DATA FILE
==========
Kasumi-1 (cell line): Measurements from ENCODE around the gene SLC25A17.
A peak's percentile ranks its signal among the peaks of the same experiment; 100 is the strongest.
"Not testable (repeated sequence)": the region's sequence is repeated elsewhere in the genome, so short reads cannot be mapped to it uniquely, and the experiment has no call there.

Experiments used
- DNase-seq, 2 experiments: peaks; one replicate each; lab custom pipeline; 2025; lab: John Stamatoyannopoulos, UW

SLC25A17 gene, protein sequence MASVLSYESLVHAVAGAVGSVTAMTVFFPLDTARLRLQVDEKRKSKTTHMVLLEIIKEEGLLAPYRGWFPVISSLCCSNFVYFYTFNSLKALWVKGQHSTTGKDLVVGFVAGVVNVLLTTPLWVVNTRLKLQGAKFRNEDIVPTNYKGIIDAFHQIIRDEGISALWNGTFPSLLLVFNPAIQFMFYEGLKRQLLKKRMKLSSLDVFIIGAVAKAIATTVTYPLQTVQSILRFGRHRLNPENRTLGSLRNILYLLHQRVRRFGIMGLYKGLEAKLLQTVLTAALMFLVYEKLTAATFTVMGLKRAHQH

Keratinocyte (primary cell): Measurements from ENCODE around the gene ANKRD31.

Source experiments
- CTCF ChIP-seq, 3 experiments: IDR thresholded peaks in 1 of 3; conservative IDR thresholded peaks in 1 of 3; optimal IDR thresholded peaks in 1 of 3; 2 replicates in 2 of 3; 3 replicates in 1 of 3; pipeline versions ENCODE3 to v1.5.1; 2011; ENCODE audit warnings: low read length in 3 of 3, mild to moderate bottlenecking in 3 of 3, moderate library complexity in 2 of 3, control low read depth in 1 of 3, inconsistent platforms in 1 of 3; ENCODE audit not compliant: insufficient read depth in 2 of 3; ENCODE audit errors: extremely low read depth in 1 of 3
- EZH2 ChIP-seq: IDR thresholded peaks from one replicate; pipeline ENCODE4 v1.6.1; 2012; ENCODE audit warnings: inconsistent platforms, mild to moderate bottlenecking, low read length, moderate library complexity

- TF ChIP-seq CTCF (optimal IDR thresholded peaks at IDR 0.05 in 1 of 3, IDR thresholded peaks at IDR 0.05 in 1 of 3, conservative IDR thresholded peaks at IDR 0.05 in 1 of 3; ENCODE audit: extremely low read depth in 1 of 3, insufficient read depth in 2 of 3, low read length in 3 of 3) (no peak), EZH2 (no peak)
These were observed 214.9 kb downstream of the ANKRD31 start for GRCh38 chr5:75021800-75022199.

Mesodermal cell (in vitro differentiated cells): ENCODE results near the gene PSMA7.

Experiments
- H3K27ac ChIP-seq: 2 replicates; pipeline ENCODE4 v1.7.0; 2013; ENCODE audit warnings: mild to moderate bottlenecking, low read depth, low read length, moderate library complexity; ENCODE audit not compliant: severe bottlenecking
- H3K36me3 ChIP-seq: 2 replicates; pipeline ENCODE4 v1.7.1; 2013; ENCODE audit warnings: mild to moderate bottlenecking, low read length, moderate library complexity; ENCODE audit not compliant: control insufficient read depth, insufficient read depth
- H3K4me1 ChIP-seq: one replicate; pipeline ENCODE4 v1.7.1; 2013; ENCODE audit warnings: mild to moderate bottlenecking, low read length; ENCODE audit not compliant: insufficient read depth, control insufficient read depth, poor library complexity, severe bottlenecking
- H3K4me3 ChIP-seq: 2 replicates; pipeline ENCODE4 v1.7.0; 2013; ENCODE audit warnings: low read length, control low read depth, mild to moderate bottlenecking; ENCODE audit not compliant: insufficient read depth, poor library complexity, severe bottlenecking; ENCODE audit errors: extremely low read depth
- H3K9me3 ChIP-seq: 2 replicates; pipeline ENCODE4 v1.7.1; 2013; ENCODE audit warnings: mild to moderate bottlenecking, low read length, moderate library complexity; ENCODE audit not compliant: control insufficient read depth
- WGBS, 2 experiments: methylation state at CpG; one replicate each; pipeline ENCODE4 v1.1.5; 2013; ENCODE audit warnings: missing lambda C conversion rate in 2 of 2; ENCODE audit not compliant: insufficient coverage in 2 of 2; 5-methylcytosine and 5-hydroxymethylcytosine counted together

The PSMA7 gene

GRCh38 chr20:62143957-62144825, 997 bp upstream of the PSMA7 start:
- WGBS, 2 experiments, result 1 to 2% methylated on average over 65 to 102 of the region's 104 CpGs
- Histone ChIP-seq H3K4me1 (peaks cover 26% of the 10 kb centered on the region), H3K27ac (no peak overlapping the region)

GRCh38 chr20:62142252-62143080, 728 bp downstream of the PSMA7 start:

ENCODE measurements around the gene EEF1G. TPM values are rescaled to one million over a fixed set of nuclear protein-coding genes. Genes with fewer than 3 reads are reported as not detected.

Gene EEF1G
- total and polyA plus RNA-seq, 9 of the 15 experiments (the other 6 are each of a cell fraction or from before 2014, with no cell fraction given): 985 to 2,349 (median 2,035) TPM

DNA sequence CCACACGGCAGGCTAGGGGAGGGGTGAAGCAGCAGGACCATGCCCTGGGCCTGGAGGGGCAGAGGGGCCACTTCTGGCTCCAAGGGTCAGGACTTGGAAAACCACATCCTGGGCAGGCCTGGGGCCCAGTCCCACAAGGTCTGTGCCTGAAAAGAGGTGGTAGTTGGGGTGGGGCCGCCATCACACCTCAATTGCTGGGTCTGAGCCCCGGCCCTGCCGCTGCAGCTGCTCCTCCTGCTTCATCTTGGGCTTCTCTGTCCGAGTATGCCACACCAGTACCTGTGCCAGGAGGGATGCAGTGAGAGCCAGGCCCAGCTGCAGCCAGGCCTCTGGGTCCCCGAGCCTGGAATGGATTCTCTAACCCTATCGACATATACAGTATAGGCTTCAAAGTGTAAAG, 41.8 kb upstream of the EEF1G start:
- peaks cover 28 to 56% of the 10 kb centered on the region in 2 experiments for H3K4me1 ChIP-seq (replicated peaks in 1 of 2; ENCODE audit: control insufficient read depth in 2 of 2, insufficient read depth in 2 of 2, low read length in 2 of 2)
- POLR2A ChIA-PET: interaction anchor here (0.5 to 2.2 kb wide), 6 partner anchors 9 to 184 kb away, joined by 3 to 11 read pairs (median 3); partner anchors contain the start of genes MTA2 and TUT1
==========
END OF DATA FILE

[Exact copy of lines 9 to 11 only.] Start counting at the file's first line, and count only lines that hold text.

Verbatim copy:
- CTCF ChIP-seq, 3 experiments: IDR thresholded peaks in 1 of 3; conservative IDR thresholded peaks in 1 of 3; optimal IDR thresholded peaks in 1 of 3; 2 replicates in 2 of 3; 3 replicates in 1 of 3; pipeline versions ENCODE3 to v1.5.1; 2011; ENCODE audit warnings: low read length in 3 of 3, mild to moderate bottlenecking in 3 of 3, moderate library complexity in 2 of 3, control low read depth in 1 of 3, inconsistent platforms in 1 of 3; ENCODE audit not compliant: insufficient read depth in 2 of 3; ENCODE audit errors: extremely low read depth in 1 of 3
- EZH2 ChIP-seq: IDR thresholded peaks from one replicate; pipeline ENCODE4 v1.6.1; 2012; ENCODE audit warnings: inconsistent platforms, mild to moderate bottlenecking, low read length, moderate library complexity

- TF ChIP-seq CTCF (optimal IDR thresholded peaks at IDR 0.05 in 1 of 3, IDR thresholded peaks at IDR 0.05 in 1 of 3, conservative IDR thresholded peaks at IDR 0.05 in 1 of 3; ENCODE audit: extremely low read depth in 1 of 3, insufficient read depth in 2 of 3, low read length in 3 of 3) (no peak), EZH2 (no peak)